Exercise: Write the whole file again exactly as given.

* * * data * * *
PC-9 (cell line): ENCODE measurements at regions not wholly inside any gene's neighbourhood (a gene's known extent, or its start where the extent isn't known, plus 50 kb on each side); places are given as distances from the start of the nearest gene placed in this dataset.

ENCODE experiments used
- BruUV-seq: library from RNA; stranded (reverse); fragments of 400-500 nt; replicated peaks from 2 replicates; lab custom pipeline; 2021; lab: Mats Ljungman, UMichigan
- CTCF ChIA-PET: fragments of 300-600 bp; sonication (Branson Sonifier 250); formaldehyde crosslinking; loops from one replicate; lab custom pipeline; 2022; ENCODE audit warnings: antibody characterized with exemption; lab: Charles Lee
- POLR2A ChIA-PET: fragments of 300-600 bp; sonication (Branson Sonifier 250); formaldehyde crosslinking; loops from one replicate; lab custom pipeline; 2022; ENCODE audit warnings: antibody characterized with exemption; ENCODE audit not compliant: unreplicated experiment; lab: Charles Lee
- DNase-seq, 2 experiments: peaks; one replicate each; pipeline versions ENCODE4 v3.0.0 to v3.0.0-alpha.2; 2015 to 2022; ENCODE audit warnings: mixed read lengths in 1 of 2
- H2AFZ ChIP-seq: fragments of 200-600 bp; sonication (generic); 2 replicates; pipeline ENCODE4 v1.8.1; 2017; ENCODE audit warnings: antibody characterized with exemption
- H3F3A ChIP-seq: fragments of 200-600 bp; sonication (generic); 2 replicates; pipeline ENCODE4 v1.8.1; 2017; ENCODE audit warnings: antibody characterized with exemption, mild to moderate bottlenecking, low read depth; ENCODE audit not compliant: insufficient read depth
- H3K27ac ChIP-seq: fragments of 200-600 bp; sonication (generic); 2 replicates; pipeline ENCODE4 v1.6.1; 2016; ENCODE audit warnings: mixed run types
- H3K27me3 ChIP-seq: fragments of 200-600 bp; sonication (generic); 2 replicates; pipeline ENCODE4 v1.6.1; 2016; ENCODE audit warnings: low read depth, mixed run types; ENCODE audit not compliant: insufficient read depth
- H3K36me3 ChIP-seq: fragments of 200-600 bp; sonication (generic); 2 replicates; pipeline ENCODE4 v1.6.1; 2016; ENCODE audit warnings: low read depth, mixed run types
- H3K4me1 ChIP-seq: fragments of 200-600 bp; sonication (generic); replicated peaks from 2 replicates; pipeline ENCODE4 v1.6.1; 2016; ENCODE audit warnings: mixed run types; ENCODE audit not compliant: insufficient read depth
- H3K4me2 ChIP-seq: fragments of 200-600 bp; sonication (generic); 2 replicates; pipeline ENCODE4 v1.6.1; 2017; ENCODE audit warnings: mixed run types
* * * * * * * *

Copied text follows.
PC-9 (cell line): ENCODE measurements at regions not wholly inside any gene's neighbourhood (a gene's known extent, or its start where the extent isn't known, plus 50 kb on each side); places are given as distances from the start of the nearest gene placed in this dataset.

ENCODE experiments used
- BruUV-seq: library from RNA; stranded (reverse); fragments of 400-500 nt; replicated peaks from 2 replicates; lab custom pipeline; 2021; lab: Mats Ljungman, UMichigan
- CTCF ChIA-PET: fragments of 300-600 bp; sonication (Branson Sonifier 250); formaldehyde crosslinking; loops from one replicate; lab custom pipeline; 2022; ENCODE audit warnings: antibody characterized with exemption; lab: Charles Lee
- POLR2A ChIA-PET: fragments of 300-600 bp; sonication (Branson Sonifier 250); formaldehyde crosslinking; loops from one replicate; lab custom pipeline; 2022; ENCODE audit warnings: antibody characterized with exemption; ENCODE audit not compliant: unreplicated experiment; lab: Charles Lee
- DNase-seq, 2 experiments: peaks; one replicate each; pipeline versions ENCODE4 v3.0.0 to v3.0.0-alpha.2; 2015 to 2022; ENCODE audit warnings: mixed read lengths in 1 of 2
- H2AFZ ChIP-seq: fragments of 200-600 bp; sonication (generic); 2 replicates; pipeline ENCODE4 v1.8.1; 2017; ENCODE audit warnings: antibody characterized with exemption
- H3F3A ChIP-seq: fragments of 200-600 bp; sonication (generic); 2 replicates; pipeline ENCODE4 v1.8.1; 2017; ENCODE audit warnings: antibody characterized with exemption, mild to moderate bottlenecking, low read depth; ENCODE audit not compliant: insufficient read depth
- H3K27ac ChIP-seq: fragments of 200-600 bp; sonication (generic); 2 replicates; pipeline ENCODE4 v1.6.1; 2016; ENCODE audit warnings: mixed run types
- H3K27me3 ChIP-seq: fragments of 200-600 bp; sonication (generic); 2 replicates; pipeline ENCODE4 v1.6.1; 2016; ENCODE audit warnings: low read depth, mixed run types; ENCODE audit not compliant: insufficient read depth
- H3K36me3 ChIP-seq: fragments of 200-600 bp; sonication (generic); 2 replicates; pipeline ENCODE4 v1.6.1; 2016; ENCODE audit warnings: low read depth, mixed run types
- H3K4me1 ChIP-seq: fragments of 200-600 bp; sonication (generic); replicated peaks from 2 replicates; pipeline ENCODE4 v1.6.1; 2016; ENCODE audit warnings: mixed run types; ENCODE audit not compliant: insufficient read depth
- H3K4me2 ChIP-seq: fragments of 200-600 bp; sonication (generic); 2 replicates; pipeline ENCODE4 v1.6.1; 2017; ENCODE audit warnings: mixed run types